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Items: 8

1.

Celiac disease

Celiac disease is a systemic autoimmune disease that can be associated with gastrointestinal findings (diarrhea, weight loss, abdominal pain, anorexia, lactose intolerance, abdominal distention, and irritability) and/or highly variable non-gastrointestinal findings (iron deficiency anemia, dermatitis herpetiformis, chronic fatigue, joint pain/inflammation, migraines, depression, attention-deficit disorder, epilepsy, osteoporosis/osteopenia, infertility and/or recurrent fetal loss, vitamin deficiencies, short stature, failure to thrive, delayed puberty, dental enamel defects, and autoimmune disorders). Classic celiac disease, characterized by mild to severe gastrointestinal symptoms, is less common than non-classic celiac disease, characterized by absence of gastrointestinal symptoms. [from GeneReviews]

MedGen UID:
3291
Concept ID:
C0007570
Disease or Syndrome
2.

Celiac disease

Celiac disease (CD) is an autoimmune condition affecting the small intestine, triggered by the ingestion of gluten, the protein fraction of wheat, barley, and rye. Clinical manifestations of CD are highly variable and include both gastrointestinal and non-gastrointestinal features. The hallmark of CD is an immune-mediated enteropathy. This term is included because the occurence of CD is seen as a feature of a number of other diseases. [from HPO]

MedGen UID:
505292
Concept ID:
CN002370
Finding
3.

Genetic predisposition

A latent susceptibility to disease at the genetic level, which may be activated under certain conditions. [from MeSH]

MedGen UID:
137259
Concept ID:
C0314657
Organism Attribute
4.

Metabolic disease

Metabolism is the process your body uses to get or make energy from the food you eat. Food is made up of proteins, carbohydrates, and fats. Chemicals in your digestive system break the food parts down into sugars and acids, your body's fuel. Your body can use this fuel right away, or it can store the energy in your body tissues, such as your liver, muscles, and body fat. A metabolic disorder occurs when abnormal chemical reactions in your body disrupt this process. When this happens, you might have too much of some substances or too little of other ones that you need to stay healthy. . You can develop a metabolic disorder when some organs, such as your liver or pancreas, become diseased or do not function normally. Diabetes is an example. .  [from MedlinePlus]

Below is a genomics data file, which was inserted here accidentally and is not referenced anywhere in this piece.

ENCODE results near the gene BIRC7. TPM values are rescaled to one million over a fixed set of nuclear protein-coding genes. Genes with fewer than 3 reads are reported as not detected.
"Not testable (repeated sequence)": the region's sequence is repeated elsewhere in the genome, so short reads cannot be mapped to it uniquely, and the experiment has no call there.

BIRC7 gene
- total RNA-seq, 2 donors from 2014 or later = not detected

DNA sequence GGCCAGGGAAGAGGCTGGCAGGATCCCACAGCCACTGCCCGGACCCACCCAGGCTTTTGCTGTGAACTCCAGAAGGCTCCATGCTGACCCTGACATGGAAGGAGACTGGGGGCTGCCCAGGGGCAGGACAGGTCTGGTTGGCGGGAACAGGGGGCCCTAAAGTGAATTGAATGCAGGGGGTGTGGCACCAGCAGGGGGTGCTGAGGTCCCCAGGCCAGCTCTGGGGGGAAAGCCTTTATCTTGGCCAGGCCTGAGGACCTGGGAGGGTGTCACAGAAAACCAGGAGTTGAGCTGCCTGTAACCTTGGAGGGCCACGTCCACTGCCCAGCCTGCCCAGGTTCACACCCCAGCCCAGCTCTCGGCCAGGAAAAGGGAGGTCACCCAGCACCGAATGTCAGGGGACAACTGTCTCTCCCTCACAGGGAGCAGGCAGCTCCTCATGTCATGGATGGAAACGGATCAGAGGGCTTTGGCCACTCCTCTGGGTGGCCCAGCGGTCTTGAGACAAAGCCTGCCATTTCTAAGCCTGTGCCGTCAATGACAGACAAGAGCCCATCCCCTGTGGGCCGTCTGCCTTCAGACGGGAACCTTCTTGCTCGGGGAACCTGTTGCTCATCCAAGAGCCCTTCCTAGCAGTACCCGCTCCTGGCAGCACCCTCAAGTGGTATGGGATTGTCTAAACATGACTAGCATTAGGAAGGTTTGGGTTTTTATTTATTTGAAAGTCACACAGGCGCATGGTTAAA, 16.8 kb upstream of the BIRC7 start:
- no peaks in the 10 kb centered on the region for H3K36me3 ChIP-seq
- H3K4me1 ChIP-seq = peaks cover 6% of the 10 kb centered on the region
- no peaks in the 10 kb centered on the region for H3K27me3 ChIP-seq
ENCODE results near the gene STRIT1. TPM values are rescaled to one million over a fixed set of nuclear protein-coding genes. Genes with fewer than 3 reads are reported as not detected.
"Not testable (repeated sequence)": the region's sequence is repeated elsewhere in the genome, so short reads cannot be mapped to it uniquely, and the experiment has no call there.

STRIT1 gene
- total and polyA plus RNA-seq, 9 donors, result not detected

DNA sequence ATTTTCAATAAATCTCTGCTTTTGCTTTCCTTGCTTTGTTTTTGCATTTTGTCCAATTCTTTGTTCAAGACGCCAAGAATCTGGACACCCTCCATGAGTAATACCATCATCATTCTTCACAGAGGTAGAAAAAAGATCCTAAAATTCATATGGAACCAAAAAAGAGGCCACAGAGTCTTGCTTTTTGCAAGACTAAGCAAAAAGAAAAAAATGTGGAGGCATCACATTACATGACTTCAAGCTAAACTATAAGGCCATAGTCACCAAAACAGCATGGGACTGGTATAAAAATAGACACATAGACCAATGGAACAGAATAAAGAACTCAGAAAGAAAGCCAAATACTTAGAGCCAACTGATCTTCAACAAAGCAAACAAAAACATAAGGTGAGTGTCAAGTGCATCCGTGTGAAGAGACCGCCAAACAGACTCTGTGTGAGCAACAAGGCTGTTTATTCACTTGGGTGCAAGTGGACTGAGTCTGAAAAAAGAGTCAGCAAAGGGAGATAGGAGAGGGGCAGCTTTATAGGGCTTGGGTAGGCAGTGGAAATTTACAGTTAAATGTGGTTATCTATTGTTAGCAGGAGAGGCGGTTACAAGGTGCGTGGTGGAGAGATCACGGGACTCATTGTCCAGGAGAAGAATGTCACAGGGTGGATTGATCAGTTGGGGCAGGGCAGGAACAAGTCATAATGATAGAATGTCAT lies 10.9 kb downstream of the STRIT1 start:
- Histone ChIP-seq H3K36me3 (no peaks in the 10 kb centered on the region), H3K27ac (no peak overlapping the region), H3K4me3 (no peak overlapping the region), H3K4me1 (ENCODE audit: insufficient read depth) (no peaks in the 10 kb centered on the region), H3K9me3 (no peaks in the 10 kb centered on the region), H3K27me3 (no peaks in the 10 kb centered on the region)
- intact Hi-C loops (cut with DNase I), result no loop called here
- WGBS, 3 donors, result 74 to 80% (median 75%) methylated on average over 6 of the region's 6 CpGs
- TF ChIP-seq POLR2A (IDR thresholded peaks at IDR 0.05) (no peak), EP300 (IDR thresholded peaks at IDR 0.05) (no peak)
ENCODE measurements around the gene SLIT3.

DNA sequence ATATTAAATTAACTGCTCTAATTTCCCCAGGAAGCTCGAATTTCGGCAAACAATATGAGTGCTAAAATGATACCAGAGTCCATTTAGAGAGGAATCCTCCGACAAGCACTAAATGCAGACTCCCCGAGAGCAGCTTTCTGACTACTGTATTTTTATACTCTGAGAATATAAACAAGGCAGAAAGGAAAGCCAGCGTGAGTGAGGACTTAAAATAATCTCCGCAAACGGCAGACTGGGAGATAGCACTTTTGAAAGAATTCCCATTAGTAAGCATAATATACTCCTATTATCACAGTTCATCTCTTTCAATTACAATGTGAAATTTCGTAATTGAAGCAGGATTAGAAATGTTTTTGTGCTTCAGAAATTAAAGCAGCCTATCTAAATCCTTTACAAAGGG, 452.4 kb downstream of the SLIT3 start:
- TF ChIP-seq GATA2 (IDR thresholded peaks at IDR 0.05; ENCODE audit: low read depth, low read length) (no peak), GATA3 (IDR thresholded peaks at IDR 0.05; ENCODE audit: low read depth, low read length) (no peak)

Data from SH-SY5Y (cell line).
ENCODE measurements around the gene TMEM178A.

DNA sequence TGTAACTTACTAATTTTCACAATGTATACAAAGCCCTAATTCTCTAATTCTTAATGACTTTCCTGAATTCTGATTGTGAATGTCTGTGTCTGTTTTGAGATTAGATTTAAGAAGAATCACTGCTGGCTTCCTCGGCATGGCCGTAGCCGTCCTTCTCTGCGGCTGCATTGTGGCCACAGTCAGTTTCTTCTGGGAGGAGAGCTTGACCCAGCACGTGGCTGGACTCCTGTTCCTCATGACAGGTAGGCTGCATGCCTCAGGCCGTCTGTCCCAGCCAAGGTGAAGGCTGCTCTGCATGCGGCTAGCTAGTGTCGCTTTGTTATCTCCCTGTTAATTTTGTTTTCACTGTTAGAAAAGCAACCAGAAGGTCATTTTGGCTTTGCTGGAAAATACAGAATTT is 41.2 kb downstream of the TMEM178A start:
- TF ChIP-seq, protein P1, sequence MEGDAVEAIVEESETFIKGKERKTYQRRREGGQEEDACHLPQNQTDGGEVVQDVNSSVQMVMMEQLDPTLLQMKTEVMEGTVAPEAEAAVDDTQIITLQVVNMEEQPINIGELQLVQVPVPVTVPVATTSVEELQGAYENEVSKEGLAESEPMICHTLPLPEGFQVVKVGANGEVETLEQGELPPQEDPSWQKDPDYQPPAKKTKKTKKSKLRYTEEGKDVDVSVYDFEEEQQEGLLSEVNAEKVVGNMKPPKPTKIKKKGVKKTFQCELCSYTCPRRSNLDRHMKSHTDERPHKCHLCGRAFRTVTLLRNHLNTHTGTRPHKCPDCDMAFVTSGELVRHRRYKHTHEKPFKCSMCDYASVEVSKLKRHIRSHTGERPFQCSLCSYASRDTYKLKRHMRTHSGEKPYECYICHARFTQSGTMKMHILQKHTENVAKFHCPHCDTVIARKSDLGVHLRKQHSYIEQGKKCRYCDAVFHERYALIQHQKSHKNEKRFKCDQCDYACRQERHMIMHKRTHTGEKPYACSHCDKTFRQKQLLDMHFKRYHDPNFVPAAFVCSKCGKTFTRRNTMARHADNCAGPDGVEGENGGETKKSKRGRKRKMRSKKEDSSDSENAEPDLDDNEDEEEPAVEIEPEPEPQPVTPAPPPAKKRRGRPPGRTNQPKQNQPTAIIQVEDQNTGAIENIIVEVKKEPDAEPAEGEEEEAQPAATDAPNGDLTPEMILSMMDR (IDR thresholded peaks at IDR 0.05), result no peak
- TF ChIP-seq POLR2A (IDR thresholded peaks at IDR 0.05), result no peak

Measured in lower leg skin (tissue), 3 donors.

MedGen UID:
44376
Concept ID:
C0025517
Disease or Syndrome
5.

Disorder of intestine

An abnormality of the intestine. The closely related term enteropathy is used to refer to any disease of the intestine. [from HPO]

MedGen UID:
7130
Concept ID:
C0021831
Disease or Syndrome
6.

Celiac disease 12

Celiac disease, also known as celiac sprue and gluten-sensitive enteropathy, is a multifactorial disorder of the small intestine that is influenced by both environmental and genetic factors. It is characterized by malabsorption resulting from inflammatory injury to the mucosa of the small intestine after the ingestion of wheat gluten or related rye and barley proteins (summary by Farrell and Kelly, 2002). For additional information and a discussion of genetic heterogeneity of celiac disease, see 212750. [from OMIM]

MedGen UID:
436989
Concept ID:
C2677602
Finding
7.

Celiac disease 9

Celiac disease, also known as celiac sprue and gluten-sensitive enteropathy, is a multifactorial disorder of the small intestine that is influenced by both environmental and genetic factors. It is characterized by malabsorption resulting from inflammatory injury to the mucosa of the small intestine after the ingestion of wheat gluten or related rye and barley proteins (summary by Farrell and Kelly, 2002). For additional information and a discussion of genetic heterogeneity of celiac disease, see 212750. [from OMIM]

MedGen UID:
393783
Concept ID:
C2677605
Finding
8.

Celiac disease 11

Celiac disease, also known as celiac sprue and gluten-sensitive enteropathy, is a multifactorial disorder of the small intestine that is influenced by both environmental and genetic factors. It is characterized by malabsorption resulting from inflammatory injury to the mucosa of the small intestine after the ingestion of wheat gluten or related rye and barley proteins (summary by Farrell and Kelly, 2002). For additional information and a discussion of genetic heterogeneity of celiac disease, see 212750. [from OMIM]

MedGen UID:
393782
Concept ID:
C2677603
Finding
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